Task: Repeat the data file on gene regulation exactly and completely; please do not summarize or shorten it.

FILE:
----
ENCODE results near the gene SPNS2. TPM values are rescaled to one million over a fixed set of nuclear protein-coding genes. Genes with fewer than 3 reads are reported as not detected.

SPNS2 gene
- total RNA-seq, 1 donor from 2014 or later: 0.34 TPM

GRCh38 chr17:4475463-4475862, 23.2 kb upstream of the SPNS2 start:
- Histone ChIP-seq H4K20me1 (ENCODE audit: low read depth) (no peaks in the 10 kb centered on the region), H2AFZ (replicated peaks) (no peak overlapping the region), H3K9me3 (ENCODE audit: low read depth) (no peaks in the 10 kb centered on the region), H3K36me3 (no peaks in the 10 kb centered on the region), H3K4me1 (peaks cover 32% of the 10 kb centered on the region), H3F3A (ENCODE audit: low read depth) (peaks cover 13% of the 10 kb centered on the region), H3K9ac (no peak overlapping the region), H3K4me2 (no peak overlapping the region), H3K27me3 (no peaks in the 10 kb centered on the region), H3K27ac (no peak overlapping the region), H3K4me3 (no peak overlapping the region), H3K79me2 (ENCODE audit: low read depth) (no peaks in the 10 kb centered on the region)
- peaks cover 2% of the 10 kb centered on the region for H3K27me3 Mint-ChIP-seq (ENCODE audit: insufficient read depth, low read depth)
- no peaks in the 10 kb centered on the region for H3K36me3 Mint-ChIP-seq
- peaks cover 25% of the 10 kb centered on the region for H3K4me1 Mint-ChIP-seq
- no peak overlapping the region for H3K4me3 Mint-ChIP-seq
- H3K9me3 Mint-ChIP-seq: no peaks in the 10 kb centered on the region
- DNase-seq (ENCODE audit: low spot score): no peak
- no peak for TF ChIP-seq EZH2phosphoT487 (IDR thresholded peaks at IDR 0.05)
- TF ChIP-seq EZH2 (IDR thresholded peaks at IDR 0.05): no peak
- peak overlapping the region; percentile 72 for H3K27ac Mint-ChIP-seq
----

ENCODE results near the gene SPNS2. TPM values are rescaled to one million over a fixed set of nuclear protein-coding genes. Genes with fewer than 3 reads are reported as not detected.

SPNS2 gene
- total RNA-seq, 1 donor from 2014 or later: 0.34 TPM

GRCh38 chr17:4475463-4475862, 23.2 kb upstream of the SPNS2 start:
- Histone ChIP-seq H4K20me1 (ENCODE audit: low read depth) (no peaks in the 10 kb centered on the region), H2AFZ (replicated peaks) (no peak overlapping the region), H3K9me3 (ENCODE audit: low read depth) (no peaks in the 10 kb centered on the region), H3K36me3 (no peaks in the 10 kb centered on the region), H3K4me1 (peaks cover 32% of the 10 kb centered on the region), H3F3A (ENCODE audit: low read depth) (peaks cover 13% of the 10 kb centered on the region), H3K9ac (no peak overlapping the region), H3K4me2 (no peak overlapping the region), H3K27me3 (no peaks in the 10 kb centered on the region), H3K27ac (no peak overlapping the region), H3K4me3 (no peak overlapping the region), H3K79me2 (ENCODE audit: low read depth) (no peaks in the 10 kb centered on the region)
- peaks cover 2% of the 10 kb centered on the region for H3K27me3 Mint-ChIP-seq (ENCODE audit: insufficient read depth, low read depth)
- no peaks in the 10 kb centered on the region for H3K36me3 Mint-ChIP-seq
- peaks cover 25% of the 10 kb centered on the region for H3K4me1 Mint-ChIP-seq
- no peak overlapping the region for H3K4me3 Mint-ChIP-seq
- H3K9me3 Mint-ChIP-seq: no peaks in the 10 kb centered on the region
- DNase-seq (ENCODE audit: low spot score): no peak
- no peak for TF ChIP-seq EZH2phosphoT487 (IDR thresholded peaks at IDR 0.05)
- TF ChIP-seq EZH2 (IDR thresholded peaks at IDR 0.05): no peak
- peak overlapping the region; percentile 72 for H3K27ac Mint-ChIP-seq